This program also considers the use of grazing sheep to maintain the environment, modify the landscape and prevent fires in southern regions of Croatia.

The introduction of medium-size flocks on small farms is the model of sheep breeding of the future.

The considerable number of farms owned and cultivated by old people, in particular in the mountainous and coastal regions and on the Adriatic islands is the limiting factor.

On the eve of the war (1990) in Croatia there were 75 1,000 sheep. The same year 12,000 tons of live weight and 18 million litres of sheep milk were produced. During the war more than 340,000 sheep were killed.

Breeding strategy for pigs

The pig breeding program envisages the construction of production facilities for the largest possible quantity of meat with the least possible fodder consumption. The best known beef breeds are, the Large White, the Swedish, German and Dutch Landrace and the hybrid pigs.

Valid testing can be carried out on the large pig breeding farms. In the private sector pig breeding is highly fragmented and the number of high quality pigs is negligible. In view of the economic significance of pig breeding in Croatia, the program is expected to meet certain requirements, especially as regards the content and quality of pork. The results of sow productivity and boar tests are processed in the central information system and published annually.

The new pig breeding program in Croatia (1995) recognizes more important elements in the breeding programs of the countries with developed pig breeding (Germany, France, Denmark and others) and the programs of the leading companies (Pig Improvement Company and SCAN):

- forming nuclei of pure breeds and selection pyramids;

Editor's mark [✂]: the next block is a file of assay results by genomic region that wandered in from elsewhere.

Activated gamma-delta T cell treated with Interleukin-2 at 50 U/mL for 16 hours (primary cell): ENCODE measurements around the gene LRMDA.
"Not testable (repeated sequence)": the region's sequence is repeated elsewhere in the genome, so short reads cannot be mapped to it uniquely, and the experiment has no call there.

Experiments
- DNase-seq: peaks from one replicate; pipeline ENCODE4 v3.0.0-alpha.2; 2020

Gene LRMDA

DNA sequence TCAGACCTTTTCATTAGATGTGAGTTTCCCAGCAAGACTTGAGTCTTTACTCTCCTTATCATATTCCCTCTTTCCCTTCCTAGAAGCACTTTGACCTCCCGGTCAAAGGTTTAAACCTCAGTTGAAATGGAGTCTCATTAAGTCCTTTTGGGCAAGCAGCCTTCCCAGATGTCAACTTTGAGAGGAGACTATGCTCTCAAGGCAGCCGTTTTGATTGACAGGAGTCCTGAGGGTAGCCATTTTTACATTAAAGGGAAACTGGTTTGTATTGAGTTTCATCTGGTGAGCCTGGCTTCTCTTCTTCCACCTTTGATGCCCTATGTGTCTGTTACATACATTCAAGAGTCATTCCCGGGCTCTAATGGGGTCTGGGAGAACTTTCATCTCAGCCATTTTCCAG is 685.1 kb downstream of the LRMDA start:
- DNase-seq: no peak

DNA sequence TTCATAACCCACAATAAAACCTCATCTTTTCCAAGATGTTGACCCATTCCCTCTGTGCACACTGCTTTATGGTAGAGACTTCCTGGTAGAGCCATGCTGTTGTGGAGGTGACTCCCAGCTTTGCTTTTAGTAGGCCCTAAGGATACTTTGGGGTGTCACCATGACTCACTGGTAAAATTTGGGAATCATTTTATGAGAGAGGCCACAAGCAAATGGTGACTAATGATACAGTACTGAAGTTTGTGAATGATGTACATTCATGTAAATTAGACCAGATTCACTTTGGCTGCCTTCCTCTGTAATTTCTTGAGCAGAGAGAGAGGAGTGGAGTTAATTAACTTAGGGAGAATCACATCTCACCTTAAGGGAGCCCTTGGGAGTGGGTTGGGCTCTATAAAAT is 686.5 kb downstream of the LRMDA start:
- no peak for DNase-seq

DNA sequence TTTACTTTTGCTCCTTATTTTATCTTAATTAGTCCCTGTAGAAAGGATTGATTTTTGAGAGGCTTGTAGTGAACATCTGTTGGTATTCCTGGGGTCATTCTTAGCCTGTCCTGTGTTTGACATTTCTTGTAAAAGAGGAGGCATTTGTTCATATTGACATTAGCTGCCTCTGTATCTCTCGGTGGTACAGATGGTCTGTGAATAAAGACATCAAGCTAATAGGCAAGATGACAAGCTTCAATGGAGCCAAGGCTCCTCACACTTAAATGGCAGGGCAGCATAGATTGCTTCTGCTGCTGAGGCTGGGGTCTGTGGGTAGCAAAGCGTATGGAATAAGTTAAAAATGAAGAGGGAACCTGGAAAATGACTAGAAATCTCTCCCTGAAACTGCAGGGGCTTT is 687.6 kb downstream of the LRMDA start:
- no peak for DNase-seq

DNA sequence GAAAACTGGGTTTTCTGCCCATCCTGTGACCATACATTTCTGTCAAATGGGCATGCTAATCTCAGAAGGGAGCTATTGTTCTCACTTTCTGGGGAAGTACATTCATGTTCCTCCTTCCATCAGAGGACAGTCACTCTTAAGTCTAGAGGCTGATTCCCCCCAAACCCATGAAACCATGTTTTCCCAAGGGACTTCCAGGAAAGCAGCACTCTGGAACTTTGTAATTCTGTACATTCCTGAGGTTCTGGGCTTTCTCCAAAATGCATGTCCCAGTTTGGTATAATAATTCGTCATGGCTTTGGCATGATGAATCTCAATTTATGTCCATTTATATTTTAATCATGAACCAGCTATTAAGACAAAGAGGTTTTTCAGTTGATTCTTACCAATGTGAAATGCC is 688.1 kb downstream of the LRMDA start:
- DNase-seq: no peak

- crossbreeding for achieving heterosis effects;
- application of accurate methods for line assessment of breeding value

Table 3. Number of sows and performance results (1990)


Number of sows

227 000

- in pig breeding companies

50 000

- in private husbandries

177 000

- average number of litters per sow


- weaned piglets per sow


- weaned piglets per litter


- Meat percentage in halves


The sow population of 1990 is expected to be renewed soon; during the war about 50 000 sows were killed.

The breeding program sets four mating line in hybrid pig production. For all the four lines (ABCD) animals for reproduction will be selected according to the highest breeding standards.

For parent line mating (AB x CD) maximal use of the genetic effects will be ensured for meatiness and food consumption. In forming the CD and pig nuclei the Swedish Landrace and Large White will be used.

New regulations are being prepared for classification of pig halves to comply with the Regulation on establishing joint scheme of trading grades for pig halves (EWG, 3220/84). The EUROP grades are established on the participation of muscle tissue (estimation %) in the mass of primary processed halves.

Changes planned in the organization of breeding activities

In the process of establishing new, more effective associations and institutions, and of transforming the existing ones, special emphasis must be given to the following aspects:

- finding ways of making breeders take a more active part in developing the kind of associations and activities that will meet European standards and requirements;

- having competent and creative people involved in livestock production, breeding and reproduction, people who will serve the interests of breeders;

- developing an efficient organizational network of state and country associations and institutions that will only deal with matters of general interest, drawing up breeding programs at the national (state) level, central herd-books, central system for production control, livestock identification, testing, cooperation, membership and agency services in other countries, while all other organizations will be set up at country level;

- ensuring that all matters of general interest at state level are financially supported by the State, while all local activities at country level are financed by breeders and companies making profit from livestock breeding and trade;

- in the process of transformation of livestock production introducing methods and standards, which will fully meet the requirements for the admission of Croatia in the European Union. The standards and criteria must be defined in the new laws and regulations on livestock breeding, which will replace the 1979 Law on Measures for the Promotion of Livestock Breeding;

- in livestock breeding improvement so far a small number of breeds within a species have been favored. Primitive breeds of autochthonous origin have, as a rule been neglected. Genetic variability is essential for successful implementation of the breeding program.

Previous Page Top of Page Next Page